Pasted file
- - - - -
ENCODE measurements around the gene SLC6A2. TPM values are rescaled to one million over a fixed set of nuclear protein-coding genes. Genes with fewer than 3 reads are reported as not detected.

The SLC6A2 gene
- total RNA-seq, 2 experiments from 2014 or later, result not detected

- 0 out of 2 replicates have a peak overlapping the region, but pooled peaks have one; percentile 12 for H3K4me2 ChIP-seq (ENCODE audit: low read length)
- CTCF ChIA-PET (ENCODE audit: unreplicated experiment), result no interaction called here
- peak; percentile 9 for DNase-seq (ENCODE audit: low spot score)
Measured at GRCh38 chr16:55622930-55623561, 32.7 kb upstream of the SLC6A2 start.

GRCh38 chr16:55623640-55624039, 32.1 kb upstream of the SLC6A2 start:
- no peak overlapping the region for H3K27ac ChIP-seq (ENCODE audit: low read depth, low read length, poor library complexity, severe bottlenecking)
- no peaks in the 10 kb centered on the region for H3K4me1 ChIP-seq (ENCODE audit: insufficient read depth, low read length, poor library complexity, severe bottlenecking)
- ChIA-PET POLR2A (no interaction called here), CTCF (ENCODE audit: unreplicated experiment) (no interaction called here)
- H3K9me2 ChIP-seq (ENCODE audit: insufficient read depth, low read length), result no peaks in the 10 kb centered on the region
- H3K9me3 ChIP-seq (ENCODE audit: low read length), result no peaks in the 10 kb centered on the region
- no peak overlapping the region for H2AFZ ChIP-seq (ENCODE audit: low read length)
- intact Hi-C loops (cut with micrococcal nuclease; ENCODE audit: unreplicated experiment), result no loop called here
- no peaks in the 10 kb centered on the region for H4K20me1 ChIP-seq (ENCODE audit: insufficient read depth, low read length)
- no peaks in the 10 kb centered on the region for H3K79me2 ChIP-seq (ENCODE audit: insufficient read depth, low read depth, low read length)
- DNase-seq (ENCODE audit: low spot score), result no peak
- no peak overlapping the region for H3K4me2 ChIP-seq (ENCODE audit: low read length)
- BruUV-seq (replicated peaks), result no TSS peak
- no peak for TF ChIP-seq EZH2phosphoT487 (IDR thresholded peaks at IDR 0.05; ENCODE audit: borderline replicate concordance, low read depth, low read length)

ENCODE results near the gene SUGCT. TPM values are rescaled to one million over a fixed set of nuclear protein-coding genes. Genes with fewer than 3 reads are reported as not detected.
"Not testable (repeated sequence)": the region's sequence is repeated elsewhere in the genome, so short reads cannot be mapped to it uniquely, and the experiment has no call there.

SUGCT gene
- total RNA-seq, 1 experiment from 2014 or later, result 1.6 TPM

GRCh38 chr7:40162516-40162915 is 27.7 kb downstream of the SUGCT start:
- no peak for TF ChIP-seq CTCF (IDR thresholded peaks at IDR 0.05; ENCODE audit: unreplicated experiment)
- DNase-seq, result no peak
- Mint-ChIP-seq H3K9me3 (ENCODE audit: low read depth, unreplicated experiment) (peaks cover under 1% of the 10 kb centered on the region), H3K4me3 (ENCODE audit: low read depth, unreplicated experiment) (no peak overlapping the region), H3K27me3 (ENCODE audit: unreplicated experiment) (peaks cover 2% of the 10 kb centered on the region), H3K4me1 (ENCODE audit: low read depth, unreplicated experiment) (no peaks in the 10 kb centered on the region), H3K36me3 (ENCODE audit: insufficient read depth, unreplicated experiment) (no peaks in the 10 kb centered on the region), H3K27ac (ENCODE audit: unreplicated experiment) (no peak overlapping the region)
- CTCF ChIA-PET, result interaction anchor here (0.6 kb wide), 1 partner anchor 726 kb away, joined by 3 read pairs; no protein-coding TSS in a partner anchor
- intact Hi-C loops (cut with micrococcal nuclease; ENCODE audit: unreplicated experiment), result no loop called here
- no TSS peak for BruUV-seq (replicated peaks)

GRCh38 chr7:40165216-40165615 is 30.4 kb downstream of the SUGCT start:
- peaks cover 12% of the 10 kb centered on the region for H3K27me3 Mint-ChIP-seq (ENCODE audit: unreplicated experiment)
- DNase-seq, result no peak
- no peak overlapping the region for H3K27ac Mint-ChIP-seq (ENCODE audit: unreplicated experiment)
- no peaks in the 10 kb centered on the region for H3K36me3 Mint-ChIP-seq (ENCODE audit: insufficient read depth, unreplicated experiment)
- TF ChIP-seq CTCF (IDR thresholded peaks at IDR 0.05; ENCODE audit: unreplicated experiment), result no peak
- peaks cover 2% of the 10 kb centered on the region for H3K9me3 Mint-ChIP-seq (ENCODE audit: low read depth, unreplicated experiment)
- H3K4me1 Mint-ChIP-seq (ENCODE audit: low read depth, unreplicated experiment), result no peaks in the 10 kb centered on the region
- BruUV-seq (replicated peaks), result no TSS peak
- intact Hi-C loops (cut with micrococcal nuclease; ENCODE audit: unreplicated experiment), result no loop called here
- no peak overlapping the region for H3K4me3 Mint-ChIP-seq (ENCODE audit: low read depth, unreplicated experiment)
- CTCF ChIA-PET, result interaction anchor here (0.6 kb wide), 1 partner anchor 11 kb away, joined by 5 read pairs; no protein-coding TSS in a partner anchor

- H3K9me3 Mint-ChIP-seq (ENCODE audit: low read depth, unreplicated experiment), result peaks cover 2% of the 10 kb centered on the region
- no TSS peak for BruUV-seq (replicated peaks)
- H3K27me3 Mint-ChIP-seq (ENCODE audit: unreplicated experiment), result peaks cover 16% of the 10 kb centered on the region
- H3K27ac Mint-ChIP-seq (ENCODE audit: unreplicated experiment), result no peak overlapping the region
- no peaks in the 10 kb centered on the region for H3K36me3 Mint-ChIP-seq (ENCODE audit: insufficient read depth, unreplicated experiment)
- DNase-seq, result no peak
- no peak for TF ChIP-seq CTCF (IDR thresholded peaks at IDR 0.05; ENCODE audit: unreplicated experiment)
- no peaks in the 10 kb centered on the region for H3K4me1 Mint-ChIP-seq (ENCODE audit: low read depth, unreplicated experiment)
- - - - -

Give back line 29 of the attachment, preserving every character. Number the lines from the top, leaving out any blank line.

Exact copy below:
- Mint-ChIP-seq H3K9me3 (ENCODE audit: low read depth, unreplicated experiment) (peaks cover under 1% of the 10 kb centered on the region), H3K4me3 (ENCODE audit: low read depth, unreplicated experiment) (no peak overlapping the region), H3K27me3 (ENCODE audit: unreplicated experiment) (peaks cover 2% of the 10 kb centered on the region), H3K4me1 (ENCODE audit: low read depth, unreplicated experiment) (no peaks in the 10 kb centered on the region), H3K36me3 (ENCODE audit: insufficient read depth, unreplicated experiment) (no peaks in the 10 kb centered on the region), H3K27ac (ENCODE audit: unreplicated experiment) (no peak overlapping the region)